Egyptian tourism soldiers.
A nation-wide survey conducted in mid-2009 by the Cairo-based Al-Ahram Centre for Political and Strategic Studies found that 47% of small and medium businesses in Egypt are forced to offer government clerks cash bribes in order to obtain business licenses and must continually bribe them in order to avoid fines.
The survey, which questioned 800 small and medium business owners, found local government to be the most corrupt and the police to be the least. The survey cited the sharp decline in government salaries and lack of oversight as two of the main reasons for the high rate of corruption in the country. The report found the phenomenon so wide-spread that business-owners were not only forced to pay bribes for legal interests, but even to obtain permits they have no need for.
"The numbers are high," Dr Gamal 'Abd Al-Gawad, director of the center,
which published the report, told The Media Line. "But they are still
lower than the impression of common Egyptians regarding the spread of
corruption in society." Al-Gawad said that, "The steady increase in
Egyptian corruption over the past few decades coincides with the
emergence of new businesses in Egypt. It is quite surprising that the
barrier posed by bribes does not seam to impede the rise in commercial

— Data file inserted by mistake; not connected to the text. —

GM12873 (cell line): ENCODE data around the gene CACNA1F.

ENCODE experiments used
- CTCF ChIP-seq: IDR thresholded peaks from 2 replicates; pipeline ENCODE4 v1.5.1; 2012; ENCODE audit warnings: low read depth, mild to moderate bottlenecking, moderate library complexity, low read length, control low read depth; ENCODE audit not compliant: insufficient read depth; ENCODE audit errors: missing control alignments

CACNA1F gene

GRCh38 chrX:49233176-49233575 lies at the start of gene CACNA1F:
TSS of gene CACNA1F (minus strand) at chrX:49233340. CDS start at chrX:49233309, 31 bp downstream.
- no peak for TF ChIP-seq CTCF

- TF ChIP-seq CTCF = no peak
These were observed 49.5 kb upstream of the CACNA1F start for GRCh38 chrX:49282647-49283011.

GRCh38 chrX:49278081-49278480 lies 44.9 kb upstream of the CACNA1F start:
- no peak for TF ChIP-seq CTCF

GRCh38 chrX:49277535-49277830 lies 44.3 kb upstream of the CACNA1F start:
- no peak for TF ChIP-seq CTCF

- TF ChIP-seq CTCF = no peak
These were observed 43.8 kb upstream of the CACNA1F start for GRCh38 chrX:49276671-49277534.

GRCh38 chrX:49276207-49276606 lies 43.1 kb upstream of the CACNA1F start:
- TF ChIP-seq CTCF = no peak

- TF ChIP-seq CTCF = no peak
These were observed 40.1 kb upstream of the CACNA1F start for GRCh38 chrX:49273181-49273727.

initiatives in the private sector."
'Abd Al-Gawad also pointed to the improvement in the amount of
corruption seen in the services sector, in places such as the electric,
telephone and water companies.
Sobhy Essaila, who participated in writing the report, said that neither
the payers nor the recipients of bribes consider the transaction to be a
bribe, but rather consider it to be normal payment for services
rendered. "This is considered to be an integral part of the Egyptian
business culture," he said.
Manuel Tirino of Transparency International, an international
organization combating corruption, said the numbers are alarming, yet
not surprising. "The discrepancy between legislation and implementation
explains the high rate of corruption in Egypt," he told The Media Line.
"The legal framework isn't bad; the government shows good will; and even
the private sector has anti-corruption mechanisms in place -- but
anti-corruption laws are still not sufficiently implemented. In Egypt,
there's a significant gap between de jure and de facto," he added.
Tirino explained that the difficulty in implementing anti-corruption
laws stems from a cumbersome government bureaucracy and underlying power
struggles between government bureaucrats. A recently-published report
by Transparency International found the overbearing nature of the
Egyptian state to be the main cause of silencing civilian voices and
thereby depriving citizens of means to hold government officials
The Administrative Control Authority, Egypt's official anti-corruption
watchdog, lacks the authority to investigate corruption charges against
certain categories of state employees, the report found.
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